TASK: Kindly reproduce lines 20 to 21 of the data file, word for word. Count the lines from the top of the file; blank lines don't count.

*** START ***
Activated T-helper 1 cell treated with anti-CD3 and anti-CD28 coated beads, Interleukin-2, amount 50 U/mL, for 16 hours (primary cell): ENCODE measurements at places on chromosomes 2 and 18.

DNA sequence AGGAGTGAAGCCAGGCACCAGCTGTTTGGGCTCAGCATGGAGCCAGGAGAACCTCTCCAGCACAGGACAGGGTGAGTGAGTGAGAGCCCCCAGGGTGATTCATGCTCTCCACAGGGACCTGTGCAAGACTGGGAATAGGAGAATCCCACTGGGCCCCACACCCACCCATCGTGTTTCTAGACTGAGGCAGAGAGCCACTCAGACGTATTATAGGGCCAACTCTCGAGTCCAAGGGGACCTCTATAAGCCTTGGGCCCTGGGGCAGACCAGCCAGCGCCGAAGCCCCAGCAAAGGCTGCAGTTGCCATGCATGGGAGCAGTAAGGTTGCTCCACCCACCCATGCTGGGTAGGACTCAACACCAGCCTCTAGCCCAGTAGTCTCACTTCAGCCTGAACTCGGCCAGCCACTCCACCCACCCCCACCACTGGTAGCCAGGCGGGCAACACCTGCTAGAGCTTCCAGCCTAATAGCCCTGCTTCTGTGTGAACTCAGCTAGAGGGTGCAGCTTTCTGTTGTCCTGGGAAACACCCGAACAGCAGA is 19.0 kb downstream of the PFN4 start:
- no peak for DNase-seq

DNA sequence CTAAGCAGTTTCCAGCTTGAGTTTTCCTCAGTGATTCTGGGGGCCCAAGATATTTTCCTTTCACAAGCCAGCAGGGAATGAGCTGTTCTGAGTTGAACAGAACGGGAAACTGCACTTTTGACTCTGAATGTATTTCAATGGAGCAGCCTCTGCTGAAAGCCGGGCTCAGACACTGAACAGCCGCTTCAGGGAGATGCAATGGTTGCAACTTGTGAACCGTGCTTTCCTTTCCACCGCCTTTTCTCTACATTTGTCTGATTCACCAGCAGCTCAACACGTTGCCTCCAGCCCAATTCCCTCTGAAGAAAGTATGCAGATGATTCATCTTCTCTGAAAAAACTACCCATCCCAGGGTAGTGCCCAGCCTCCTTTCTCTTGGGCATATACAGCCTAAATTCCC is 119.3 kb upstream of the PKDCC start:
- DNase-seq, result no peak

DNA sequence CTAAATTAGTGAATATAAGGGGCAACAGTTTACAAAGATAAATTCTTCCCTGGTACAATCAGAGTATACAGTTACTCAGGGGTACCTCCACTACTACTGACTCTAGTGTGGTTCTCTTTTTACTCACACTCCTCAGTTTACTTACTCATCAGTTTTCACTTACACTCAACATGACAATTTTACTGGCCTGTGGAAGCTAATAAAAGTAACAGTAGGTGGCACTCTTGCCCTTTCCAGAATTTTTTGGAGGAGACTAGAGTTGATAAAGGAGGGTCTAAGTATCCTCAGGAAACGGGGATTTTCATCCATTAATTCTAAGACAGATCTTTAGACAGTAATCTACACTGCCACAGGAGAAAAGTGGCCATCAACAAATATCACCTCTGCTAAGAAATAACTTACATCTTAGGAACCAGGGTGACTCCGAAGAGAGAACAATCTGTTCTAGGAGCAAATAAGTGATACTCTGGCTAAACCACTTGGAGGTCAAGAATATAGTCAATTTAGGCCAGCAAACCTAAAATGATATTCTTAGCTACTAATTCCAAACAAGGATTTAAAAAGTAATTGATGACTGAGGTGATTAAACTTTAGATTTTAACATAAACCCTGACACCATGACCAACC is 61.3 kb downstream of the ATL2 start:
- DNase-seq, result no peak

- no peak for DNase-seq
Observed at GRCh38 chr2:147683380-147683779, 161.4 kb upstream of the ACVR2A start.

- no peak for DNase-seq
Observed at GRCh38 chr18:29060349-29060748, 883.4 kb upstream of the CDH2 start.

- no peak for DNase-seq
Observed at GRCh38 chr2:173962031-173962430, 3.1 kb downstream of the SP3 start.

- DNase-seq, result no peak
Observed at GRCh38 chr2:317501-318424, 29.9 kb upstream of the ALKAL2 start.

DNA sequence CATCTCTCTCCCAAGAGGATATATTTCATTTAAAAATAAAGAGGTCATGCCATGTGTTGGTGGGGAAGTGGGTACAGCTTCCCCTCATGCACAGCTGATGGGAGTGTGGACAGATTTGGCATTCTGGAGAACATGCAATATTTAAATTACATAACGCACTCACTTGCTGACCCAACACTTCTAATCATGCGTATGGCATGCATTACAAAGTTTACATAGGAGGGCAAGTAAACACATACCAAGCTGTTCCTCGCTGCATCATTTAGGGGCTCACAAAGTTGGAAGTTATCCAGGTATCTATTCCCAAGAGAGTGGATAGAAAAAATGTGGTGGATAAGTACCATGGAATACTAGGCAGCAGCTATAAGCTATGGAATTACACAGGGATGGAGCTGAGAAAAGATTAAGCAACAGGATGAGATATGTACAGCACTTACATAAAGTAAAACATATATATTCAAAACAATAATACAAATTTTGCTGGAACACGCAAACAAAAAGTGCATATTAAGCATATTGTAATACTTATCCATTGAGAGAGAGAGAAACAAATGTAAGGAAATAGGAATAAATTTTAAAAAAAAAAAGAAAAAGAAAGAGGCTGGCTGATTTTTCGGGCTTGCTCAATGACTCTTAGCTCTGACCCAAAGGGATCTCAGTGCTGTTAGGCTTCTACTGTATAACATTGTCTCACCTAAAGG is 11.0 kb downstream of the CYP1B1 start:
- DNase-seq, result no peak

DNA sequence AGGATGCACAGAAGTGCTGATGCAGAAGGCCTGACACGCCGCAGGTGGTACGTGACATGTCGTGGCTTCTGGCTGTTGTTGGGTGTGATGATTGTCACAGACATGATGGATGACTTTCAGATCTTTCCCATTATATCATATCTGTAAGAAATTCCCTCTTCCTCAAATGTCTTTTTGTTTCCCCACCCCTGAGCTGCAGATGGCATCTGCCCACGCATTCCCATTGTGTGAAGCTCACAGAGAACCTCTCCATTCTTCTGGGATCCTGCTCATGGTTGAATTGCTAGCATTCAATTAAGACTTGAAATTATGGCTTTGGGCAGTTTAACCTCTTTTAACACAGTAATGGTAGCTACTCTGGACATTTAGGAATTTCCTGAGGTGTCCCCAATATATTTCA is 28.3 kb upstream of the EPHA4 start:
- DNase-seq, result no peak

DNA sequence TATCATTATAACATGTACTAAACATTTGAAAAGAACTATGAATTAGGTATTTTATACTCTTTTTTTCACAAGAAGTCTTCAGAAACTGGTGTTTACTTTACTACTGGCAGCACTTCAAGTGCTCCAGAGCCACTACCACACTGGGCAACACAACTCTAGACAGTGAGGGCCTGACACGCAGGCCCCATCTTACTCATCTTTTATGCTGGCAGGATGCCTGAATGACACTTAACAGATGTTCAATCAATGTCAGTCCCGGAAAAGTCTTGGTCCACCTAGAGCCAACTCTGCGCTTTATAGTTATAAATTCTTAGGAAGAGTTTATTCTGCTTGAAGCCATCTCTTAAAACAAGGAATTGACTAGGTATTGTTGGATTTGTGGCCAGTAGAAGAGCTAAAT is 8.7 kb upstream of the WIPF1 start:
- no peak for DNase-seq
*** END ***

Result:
DNA sequence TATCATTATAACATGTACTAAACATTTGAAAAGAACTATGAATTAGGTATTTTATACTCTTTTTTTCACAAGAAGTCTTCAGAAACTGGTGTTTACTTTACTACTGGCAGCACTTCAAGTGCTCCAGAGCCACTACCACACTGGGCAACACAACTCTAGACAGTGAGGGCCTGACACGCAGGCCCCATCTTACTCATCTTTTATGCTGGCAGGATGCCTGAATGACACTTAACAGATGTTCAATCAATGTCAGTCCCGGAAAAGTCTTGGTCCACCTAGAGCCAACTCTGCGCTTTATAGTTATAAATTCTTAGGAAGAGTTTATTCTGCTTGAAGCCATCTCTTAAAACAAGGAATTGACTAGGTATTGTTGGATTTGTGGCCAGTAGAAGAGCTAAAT is 8.7 kb upstream of the WIPF1 start:
- no peak for DNase-seq